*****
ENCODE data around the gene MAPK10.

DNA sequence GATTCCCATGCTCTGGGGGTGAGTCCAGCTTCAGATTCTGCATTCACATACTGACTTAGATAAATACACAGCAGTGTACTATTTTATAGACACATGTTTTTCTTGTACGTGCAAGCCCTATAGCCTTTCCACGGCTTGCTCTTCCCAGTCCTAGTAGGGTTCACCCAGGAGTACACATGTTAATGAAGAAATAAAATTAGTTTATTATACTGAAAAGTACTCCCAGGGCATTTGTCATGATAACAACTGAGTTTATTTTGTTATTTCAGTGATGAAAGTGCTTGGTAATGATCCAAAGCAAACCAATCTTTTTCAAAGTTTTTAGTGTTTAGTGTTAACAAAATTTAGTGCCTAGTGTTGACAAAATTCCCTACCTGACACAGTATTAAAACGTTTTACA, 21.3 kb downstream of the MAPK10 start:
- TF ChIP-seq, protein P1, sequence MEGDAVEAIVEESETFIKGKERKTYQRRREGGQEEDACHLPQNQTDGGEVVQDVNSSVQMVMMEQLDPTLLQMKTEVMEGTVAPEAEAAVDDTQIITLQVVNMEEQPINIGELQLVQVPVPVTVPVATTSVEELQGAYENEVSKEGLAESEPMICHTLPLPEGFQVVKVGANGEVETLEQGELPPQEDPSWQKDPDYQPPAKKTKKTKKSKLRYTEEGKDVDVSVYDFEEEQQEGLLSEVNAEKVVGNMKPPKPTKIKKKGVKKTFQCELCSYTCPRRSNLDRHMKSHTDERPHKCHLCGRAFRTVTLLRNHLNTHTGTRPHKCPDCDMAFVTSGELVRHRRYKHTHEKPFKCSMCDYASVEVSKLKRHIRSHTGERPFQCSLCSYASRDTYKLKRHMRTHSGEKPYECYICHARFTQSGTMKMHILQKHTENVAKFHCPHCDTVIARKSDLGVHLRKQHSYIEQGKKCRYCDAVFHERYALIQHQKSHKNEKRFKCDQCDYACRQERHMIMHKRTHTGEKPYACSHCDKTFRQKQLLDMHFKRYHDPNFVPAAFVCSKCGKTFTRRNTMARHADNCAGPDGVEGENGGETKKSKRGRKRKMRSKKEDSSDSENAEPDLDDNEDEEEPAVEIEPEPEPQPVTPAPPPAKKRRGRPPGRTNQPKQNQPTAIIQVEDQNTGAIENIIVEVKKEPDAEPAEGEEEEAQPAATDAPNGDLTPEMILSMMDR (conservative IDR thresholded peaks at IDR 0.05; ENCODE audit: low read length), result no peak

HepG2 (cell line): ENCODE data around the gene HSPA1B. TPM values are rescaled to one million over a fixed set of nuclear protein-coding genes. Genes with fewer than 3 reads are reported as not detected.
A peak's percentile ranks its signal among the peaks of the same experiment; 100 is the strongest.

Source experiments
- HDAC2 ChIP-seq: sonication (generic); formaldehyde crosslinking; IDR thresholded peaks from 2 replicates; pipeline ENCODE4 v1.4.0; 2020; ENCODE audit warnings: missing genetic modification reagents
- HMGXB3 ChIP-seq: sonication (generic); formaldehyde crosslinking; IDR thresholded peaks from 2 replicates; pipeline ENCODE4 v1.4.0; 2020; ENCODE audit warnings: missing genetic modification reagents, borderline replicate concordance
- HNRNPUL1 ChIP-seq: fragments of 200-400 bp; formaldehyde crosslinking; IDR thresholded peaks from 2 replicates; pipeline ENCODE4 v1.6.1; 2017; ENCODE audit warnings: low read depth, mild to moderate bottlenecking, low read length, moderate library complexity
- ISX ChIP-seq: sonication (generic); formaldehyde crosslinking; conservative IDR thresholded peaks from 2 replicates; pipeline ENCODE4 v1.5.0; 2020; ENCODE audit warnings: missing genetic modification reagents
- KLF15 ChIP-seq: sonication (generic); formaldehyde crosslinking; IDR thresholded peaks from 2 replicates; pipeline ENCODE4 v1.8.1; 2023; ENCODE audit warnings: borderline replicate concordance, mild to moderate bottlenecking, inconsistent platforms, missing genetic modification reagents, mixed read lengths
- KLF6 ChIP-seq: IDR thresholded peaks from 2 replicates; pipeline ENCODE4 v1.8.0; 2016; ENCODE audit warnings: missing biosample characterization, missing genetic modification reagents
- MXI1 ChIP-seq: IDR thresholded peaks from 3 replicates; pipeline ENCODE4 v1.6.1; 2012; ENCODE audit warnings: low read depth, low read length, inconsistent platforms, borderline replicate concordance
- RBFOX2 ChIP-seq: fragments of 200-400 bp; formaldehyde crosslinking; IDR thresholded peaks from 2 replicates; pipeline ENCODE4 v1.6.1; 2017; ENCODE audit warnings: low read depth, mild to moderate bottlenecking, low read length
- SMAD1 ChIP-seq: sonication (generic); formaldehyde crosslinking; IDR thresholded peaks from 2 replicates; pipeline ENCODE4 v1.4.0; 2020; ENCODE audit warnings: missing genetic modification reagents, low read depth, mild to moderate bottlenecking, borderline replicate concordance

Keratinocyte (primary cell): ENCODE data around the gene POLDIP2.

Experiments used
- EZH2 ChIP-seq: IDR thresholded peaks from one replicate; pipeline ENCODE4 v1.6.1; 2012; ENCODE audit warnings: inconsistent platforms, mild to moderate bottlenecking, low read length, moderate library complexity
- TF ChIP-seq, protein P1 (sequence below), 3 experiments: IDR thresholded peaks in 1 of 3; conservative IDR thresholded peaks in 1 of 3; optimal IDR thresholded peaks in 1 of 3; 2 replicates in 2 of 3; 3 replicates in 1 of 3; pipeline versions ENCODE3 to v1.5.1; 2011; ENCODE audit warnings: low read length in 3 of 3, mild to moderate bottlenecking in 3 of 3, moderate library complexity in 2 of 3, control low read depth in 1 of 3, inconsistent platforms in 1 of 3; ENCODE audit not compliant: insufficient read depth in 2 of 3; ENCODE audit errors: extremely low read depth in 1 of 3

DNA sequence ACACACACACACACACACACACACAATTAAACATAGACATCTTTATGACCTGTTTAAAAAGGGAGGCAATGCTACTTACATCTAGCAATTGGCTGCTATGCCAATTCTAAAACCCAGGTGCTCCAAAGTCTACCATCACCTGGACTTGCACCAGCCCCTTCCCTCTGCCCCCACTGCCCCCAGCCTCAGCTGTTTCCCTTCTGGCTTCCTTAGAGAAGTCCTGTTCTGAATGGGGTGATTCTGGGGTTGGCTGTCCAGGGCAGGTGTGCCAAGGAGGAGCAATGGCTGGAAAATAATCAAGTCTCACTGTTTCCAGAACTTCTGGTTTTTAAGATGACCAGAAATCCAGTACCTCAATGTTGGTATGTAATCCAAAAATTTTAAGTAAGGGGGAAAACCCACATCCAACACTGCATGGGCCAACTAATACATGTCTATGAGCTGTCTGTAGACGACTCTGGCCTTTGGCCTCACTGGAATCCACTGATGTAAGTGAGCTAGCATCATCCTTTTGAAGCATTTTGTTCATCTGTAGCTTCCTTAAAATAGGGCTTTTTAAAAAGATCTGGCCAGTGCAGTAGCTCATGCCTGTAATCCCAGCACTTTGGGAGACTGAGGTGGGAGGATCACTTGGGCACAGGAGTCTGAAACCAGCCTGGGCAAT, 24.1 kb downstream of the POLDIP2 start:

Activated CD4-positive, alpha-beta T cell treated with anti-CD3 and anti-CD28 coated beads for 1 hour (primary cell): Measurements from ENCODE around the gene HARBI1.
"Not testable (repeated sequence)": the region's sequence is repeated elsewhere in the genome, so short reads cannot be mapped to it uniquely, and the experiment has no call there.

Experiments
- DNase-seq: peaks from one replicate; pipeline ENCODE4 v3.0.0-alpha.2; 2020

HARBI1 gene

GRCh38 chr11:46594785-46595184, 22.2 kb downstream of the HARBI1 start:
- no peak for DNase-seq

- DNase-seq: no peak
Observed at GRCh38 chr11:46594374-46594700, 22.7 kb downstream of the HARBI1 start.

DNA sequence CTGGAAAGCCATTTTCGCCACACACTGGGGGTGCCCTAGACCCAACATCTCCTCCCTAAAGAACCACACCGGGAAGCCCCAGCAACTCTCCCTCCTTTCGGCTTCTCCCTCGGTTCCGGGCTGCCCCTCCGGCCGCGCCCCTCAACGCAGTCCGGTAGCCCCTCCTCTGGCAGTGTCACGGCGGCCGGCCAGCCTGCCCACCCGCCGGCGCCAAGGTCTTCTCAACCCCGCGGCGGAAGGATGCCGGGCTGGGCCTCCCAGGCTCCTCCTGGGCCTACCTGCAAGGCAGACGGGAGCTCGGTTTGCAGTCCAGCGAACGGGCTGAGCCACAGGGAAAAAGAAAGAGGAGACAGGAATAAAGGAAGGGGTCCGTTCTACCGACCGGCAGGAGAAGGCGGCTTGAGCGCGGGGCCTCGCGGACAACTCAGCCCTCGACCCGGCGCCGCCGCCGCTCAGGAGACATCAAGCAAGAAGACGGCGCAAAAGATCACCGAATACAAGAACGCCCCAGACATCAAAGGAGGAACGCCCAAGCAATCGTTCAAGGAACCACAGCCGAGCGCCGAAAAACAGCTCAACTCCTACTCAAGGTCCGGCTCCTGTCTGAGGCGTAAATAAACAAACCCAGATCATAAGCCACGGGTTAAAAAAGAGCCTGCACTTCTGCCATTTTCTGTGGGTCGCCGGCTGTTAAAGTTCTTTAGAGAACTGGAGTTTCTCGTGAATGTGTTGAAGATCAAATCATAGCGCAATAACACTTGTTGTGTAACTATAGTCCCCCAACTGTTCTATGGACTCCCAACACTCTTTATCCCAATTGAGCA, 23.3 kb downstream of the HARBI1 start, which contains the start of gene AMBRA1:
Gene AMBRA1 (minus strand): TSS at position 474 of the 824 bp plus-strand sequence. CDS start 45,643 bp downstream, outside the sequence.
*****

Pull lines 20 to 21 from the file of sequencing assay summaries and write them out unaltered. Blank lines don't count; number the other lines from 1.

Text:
DNA sequence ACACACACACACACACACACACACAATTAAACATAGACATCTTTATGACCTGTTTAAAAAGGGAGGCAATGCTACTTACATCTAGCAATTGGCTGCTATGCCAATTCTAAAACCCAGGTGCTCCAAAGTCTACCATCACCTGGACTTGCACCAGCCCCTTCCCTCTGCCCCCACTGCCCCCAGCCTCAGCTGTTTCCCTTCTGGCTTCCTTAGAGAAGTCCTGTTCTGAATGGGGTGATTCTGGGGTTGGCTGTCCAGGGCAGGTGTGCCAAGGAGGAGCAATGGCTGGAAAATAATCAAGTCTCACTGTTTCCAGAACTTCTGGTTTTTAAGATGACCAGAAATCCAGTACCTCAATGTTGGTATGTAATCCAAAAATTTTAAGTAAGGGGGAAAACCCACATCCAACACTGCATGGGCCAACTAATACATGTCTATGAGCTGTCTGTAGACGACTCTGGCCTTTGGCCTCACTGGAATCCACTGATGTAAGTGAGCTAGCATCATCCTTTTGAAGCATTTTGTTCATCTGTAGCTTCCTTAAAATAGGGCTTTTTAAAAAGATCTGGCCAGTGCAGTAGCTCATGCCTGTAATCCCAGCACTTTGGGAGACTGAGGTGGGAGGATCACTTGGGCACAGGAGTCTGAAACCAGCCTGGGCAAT, 24.1 kb downstream of the POLDIP2 start:

Activated CD4-positive, alpha-beta T cell treated with anti-CD3 and anti-CD28 coated beads for 1 hour (primary cell): Measurements from ENCODE around the gene HARBI1.